You’ve found the perfect parcel of land, but the lack of a fence means you may have to purchase some fencing to enclose your property. Or perhaps you’re looking to sell some rural land, and are worried that potential buyers may be turned off by the lack of a fence.
Either way, there are plenty of options for land fencing you can choose from. And, in addition to attracting potential buyers in an increasingly competitive land market, many of the following fencing options can also help to increase land value as well. Consider the following land fencing options and choose one that best suits your needs.
Corral panels are ideal if you are just seeking to put some no-nonsense fencing around your land. The panels are easy to put up and connect, and often don’t even require you to dig any postholes. However, they can be quite costly — an average price for a 12-foot panel is $100. Using corral panels to fence a small area is more feasible in cost, but not very practical for larger areas,
Flex rail is often chosen as an alternative to solid vinyl rails. They are pretty solid when attached to fence posts but have just enough flexibility enough to make them a practical choice for horse owners. They are also pretty maintenance free and some styles look like real wood fencing.
Simple and practical, stock panels are a low-cost option for those just seeking to land fencing without worrying about how nice it looks.
Typically chosen more for looks, this is a decent option if you just want to make the fencing around your land look nice, but they aren’t a practical choice for horse owners, since rails can easily be knocked out of place. Other than that, they are easy to insert into posts, and don’t need staining or painting.
Continuous steel rail
A good choice for putting land fencing around larger areas, continuous steel rail is connected to wooden posts, making a seamless fence line. The one drawback to these sturdy panels is that they can be costly, even more than corral panels.
Obviously a good choice for those with horses on the property, horse fencing is comprised of woven wire integrated with a tight mesh. It enables a horse to walk near the fence without the risk of the horse’s hooves getting caught in traditional fencing or rails. It is also affordable, and can be attached to fenceposts to improve the sturdiness. As an added bonus, this type of fencing can look attractive, increasing land value. It is best installed by a professional though, since it takes some skill and experience to stretch the woven wire fencing properly from post to post.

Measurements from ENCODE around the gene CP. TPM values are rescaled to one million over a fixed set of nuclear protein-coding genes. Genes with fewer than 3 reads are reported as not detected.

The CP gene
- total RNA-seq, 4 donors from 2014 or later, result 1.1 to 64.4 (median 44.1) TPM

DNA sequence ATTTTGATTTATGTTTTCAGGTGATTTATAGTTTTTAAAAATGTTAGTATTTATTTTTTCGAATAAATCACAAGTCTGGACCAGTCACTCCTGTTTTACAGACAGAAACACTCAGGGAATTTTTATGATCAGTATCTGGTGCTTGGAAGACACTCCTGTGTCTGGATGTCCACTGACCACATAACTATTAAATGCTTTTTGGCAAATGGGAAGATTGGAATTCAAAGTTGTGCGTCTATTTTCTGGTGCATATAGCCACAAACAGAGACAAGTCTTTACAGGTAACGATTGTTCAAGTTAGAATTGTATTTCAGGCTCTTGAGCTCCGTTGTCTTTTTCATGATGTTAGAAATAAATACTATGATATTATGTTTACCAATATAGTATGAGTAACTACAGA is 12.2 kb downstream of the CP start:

Coated wire fencing is often chosen as an alternative to cable fencing, and is constructed from electric fence wire that has been wrapped in a polymer coating. It’s a rather simple type of fence, ideal for those who simply want some sort of land fencing. It is stronger than a traditional wire fence and the polymer coating offers more visibility as well. Some varieties of coated wire can also be electrified.
Not very attractive but definitely low-cost, barbed wire fencing is suitable for people with livestock, but not necessarily horses, as they can be injured by the fencing. Handling barbed wire fencing is obviously not without difficulty and requires careful patience and lots of durable gloves. Barbed wire fencing usually requires some maintenance as the wire strands tend to loosen over time and will need to be re-tightened.
Electric fencing is easy to construct around a a large piece of land and is relatively low-cost as well. However, many people usually use electric fencing as a temporary solution to other types of land fencing, unless there is livestock on the land, in which case it is more practical. Otherwise, the fencing can often be quite fragile, and the low visibility makes it an issue for some. Overall, it’s a convenient solution for temporary fencing but requires constant maintenance to ensure the strands don’t become loose and remain functional.
Natural fence always looks rather attractive and there are certainly a wide range of styles to choose from. Any one of them can help to increase land value, but prices can vary based on style, height, and of course, how much land fencing is required. For large areas of land, natural wood fencing can be very costly depending upon the style. Additionally, natural fencing often requires postholes, as well as regular painting or treated every so often. Large amounts of natural fence can become quite labor-intensive, so many land owners shy away from this type of fencing option based on that factor alone.
When considering your fencing options, it might be best to talk to a fencing expert. He or she will take into consideration what your land is used for and how large a parcel it is, and make the best recommendation based on your needs and budget.